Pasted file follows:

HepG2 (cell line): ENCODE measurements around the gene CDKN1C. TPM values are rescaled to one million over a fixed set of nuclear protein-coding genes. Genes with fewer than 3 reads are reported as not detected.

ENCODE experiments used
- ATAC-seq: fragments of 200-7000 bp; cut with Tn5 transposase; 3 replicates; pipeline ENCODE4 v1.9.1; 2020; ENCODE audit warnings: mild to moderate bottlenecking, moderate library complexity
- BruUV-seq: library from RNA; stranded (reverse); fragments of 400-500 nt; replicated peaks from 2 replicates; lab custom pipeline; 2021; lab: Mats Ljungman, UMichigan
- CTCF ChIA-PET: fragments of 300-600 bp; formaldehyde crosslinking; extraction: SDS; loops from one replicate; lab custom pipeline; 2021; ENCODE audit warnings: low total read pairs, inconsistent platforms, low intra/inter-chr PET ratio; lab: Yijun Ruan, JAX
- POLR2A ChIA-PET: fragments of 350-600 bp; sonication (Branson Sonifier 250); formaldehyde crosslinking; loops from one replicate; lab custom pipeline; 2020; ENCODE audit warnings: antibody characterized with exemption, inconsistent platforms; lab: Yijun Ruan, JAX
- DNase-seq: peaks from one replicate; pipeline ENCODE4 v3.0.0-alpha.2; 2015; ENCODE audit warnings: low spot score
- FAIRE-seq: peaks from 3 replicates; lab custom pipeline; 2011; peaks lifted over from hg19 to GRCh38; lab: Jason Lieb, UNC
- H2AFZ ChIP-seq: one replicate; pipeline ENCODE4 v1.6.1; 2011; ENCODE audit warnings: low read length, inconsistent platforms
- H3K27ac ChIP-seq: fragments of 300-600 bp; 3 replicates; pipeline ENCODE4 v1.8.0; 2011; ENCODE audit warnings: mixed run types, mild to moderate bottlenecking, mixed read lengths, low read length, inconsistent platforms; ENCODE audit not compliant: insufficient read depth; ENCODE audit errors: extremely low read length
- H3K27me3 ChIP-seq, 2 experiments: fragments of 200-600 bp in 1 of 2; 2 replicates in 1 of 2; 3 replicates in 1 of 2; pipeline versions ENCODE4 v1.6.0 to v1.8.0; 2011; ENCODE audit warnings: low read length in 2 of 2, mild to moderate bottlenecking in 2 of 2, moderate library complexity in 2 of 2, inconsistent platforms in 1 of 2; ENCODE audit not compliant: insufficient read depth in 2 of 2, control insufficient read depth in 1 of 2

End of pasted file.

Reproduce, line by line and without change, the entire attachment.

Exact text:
HepG2 (cell line): ENCODE measurements around the gene CDKN1C. TPM values are rescaled to one million over a fixed set of nuclear protein-coding genes. Genes with fewer than 3 reads are reported as not detected.

ENCODE experiments used
- ATAC-seq: fragments of 200-7000 bp; cut with Tn5 transposase; 3 replicates; pipeline ENCODE4 v1.9.1; 2020; ENCODE audit warnings: mild to moderate bottlenecking, moderate library complexity
- BruUV-seq: library from RNA; stranded (reverse); fragments of 400-500 nt; replicated peaks from 2 replicates; lab custom pipeline; 2021; lab: Mats Ljungman, UMichigan
- CTCF ChIA-PET: fragments of 300-600 bp; formaldehyde crosslinking; extraction: SDS; loops from one replicate; lab custom pipeline; 2021; ENCODE audit warnings: low total read pairs, inconsistent platforms, low intra/inter-chr PET ratio; lab: Yijun Ruan, JAX
- POLR2A ChIA-PET: fragments of 350-600 bp; sonication (Branson Sonifier 250); formaldehyde crosslinking; loops from one replicate; lab custom pipeline; 2020; ENCODE audit warnings: antibody characterized with exemption, inconsistent platforms; lab: Yijun Ruan, JAX
- DNase-seq: peaks from one replicate; pipeline ENCODE4 v3.0.0-alpha.2; 2015; ENCODE audit warnings: low spot score
- FAIRE-seq: peaks from 3 replicates; lab custom pipeline; 2011; peaks lifted over from hg19 to GRCh38; lab: Jason Lieb, UNC
- H2AFZ ChIP-seq: one replicate; pipeline ENCODE4 v1.6.1; 2011; ENCODE audit warnings: low read length, inconsistent platforms
- H3K27ac ChIP-seq: fragments of 300-600 bp; 3 replicates; pipeline ENCODE4 v1.8.0; 2011; ENCODE audit warnings: mixed run types, mild to moderate bottlenecking, mixed read lengths, low read length, inconsistent platforms; ENCODE audit not compliant: insufficient read depth; ENCODE audit errors: extremely low read length
- H3K27me3 ChIP-seq, 2 experiments: fragments of 200-600 bp in 1 of 2; 2 replicates in 1 of 2; 3 replicates in 1 of 2; pipeline versions ENCODE4 v1.6.0 to v1.8.0; 2011; ENCODE audit warnings: low read length in 2 of 2, mild to moderate bottlenecking in 2 of 2, moderate library complexity in 2 of 2, inconsistent platforms in 1 of 2; ENCODE audit not compliant: insufficient read depth in 2 of 2, control insufficient read depth in 1 of 2